With major grant, Seattle gets ready to drive electric
Thanks to a $99.8 million grant—part of a $2.4 billion grant program announced yesterday by President Obama and the U.S. Department of Energy—Electric Transportation Engineering Corporation (eTec) will establish 2,550 charging systems for electric vehicles in the Seattle area and four other metropolitan areas around the country. The charging stations represent the largest electrification project in the history of transportation.
“This news heralds the end of the filling station and the beginning of the era of the charging station,” said Mayor Greg Nickels. “We are going to be leaders in converting our transportation from oil to electricity. We started with the Seattle streetcar and made giant strides last month with the opening of light rail. And now we’ll make it simple to drive a car powered by clean City Light electricity.”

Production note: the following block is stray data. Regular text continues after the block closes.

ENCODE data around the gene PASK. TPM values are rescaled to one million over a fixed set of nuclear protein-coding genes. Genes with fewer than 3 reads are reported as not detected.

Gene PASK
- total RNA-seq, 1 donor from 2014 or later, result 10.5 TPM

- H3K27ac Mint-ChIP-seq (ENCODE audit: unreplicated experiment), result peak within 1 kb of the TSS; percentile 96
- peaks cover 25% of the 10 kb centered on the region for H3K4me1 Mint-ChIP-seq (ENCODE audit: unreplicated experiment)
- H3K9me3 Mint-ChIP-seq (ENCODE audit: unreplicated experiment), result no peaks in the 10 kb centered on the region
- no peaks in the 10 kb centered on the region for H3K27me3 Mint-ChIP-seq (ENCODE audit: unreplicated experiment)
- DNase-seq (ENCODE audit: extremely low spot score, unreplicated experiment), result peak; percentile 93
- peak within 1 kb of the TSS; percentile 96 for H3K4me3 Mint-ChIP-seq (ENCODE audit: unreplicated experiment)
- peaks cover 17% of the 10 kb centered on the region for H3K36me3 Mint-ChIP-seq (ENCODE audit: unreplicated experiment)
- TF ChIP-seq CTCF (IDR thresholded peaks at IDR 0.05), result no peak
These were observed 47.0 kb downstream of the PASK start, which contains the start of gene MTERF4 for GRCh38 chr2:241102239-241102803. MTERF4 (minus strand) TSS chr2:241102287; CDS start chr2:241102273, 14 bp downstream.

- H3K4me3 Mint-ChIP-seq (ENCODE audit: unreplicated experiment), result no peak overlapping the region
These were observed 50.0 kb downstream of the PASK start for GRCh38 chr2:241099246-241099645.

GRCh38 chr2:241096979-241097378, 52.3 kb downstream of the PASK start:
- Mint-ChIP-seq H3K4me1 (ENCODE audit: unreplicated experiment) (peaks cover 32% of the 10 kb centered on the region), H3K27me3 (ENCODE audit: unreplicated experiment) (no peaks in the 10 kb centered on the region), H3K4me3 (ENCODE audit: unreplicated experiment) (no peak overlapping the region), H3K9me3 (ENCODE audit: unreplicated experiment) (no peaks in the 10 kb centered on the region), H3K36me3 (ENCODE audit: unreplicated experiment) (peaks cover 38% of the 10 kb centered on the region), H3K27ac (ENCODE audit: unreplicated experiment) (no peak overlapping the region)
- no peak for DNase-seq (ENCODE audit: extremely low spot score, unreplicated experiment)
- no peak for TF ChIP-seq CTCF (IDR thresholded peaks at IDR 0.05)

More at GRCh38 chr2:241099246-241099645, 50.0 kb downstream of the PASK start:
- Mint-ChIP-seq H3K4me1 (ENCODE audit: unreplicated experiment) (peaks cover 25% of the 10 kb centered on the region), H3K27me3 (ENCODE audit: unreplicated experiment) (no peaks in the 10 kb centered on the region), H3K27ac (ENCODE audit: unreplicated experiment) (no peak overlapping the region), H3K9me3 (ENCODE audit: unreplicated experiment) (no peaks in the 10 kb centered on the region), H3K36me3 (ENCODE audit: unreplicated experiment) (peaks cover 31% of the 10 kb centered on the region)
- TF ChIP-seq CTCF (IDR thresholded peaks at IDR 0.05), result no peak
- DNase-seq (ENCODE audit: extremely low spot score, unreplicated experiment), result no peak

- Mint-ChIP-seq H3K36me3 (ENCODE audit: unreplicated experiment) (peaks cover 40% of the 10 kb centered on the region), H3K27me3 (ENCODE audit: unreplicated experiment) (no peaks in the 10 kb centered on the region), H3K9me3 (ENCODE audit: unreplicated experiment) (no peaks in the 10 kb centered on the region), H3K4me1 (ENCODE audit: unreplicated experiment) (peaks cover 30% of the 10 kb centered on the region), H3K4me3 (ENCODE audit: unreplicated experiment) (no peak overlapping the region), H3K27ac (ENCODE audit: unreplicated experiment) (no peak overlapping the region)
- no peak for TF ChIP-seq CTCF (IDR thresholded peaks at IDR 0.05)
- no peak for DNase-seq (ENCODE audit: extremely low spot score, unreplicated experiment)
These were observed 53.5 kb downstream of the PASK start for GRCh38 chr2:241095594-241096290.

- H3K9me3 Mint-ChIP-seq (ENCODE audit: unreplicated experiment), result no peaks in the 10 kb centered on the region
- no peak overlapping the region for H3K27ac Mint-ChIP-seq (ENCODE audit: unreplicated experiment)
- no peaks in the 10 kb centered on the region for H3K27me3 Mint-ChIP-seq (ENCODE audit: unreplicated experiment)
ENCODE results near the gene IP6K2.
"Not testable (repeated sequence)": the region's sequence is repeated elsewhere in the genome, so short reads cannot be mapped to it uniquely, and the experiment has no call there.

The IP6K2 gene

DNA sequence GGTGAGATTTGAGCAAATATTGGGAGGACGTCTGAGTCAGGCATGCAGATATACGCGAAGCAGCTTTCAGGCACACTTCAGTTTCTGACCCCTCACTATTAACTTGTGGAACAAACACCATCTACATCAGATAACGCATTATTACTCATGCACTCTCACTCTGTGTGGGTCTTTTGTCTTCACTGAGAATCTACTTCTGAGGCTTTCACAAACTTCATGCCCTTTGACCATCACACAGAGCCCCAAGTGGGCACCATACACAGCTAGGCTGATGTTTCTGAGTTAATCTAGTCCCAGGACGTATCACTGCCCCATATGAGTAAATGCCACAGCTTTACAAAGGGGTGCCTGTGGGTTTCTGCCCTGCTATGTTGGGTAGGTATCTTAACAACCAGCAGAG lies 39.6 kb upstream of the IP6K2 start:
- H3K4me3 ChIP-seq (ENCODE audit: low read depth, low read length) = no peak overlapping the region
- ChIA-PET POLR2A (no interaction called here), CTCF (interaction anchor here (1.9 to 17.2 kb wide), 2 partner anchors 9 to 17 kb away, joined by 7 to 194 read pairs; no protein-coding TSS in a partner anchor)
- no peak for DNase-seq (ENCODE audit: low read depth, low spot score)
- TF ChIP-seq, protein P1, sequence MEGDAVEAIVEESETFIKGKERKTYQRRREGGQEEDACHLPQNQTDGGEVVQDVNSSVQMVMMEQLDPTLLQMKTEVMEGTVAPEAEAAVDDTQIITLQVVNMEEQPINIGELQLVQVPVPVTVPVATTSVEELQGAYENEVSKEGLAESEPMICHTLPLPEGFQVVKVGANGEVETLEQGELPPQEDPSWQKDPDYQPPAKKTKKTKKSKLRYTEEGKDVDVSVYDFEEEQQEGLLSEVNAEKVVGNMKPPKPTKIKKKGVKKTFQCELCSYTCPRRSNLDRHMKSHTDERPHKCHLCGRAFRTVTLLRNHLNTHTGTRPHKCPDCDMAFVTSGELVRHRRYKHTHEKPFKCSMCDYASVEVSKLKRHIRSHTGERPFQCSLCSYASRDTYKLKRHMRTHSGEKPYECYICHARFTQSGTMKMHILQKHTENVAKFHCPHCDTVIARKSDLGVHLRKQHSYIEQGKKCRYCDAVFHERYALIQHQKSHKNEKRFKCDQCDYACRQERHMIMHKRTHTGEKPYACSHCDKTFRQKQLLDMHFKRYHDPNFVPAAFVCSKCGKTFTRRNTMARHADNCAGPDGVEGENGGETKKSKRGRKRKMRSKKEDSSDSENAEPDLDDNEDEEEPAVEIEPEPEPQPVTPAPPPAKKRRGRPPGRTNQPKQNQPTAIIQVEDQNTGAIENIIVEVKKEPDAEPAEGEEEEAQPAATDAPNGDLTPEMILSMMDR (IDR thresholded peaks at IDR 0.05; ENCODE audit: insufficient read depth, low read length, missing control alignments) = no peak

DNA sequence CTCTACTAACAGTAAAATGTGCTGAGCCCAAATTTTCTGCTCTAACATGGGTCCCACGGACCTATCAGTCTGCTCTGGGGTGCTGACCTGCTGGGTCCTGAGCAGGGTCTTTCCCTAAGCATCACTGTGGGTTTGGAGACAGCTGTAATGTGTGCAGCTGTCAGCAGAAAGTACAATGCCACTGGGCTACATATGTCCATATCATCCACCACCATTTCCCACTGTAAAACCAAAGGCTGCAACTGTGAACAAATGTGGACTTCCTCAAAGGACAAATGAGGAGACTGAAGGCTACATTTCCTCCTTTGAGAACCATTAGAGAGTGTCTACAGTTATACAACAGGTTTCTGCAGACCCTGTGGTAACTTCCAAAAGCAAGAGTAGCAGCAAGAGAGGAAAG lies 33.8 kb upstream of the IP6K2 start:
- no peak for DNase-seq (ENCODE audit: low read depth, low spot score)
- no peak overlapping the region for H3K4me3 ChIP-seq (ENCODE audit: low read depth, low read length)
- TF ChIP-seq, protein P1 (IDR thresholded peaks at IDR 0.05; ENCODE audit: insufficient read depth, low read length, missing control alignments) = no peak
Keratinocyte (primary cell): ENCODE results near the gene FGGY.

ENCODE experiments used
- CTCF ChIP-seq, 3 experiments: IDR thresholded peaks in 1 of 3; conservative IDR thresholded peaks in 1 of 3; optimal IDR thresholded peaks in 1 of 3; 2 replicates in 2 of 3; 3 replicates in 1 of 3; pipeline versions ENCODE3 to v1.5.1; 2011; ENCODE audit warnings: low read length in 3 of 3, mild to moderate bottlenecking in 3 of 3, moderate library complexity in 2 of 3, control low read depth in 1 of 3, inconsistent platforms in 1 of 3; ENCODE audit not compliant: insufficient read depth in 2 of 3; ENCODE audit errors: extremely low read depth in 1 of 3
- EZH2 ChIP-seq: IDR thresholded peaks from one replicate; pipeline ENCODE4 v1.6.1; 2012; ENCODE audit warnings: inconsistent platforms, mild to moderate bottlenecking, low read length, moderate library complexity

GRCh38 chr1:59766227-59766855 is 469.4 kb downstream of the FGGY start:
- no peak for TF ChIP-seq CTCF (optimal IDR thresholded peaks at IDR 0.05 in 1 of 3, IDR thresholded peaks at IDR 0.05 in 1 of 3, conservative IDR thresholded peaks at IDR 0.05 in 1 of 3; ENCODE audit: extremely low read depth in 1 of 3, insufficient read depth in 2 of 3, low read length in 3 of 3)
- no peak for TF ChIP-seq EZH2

Setting the stage for today’s announcement, Nickels and Nissan North America signed an agreement last April to make Seattle one of the first markets to introduce the Nissan LEAF – a zero-emission, all-electric car. In return, Seattle pledged to take regulatory and other steps to get ready for the arrival of Nissan’s electric car in October 2010.
Electric automobiles in Seattle will be powered by electricity from Seattle City Light, the first large utility in the United States to achieve zero net greenhouse gas emissions. At current residential electricity rates, the Nissan LEAF would cost approximately $190 to drive 10,000 miles, or just under 2 cents a mile. To drive the same distance in a car that gets 25 miles per gallon – the 2008 national MPG average – would cost approximately $1,100 at $2.76 per gallon, the current average cost of gasoline in Seattle.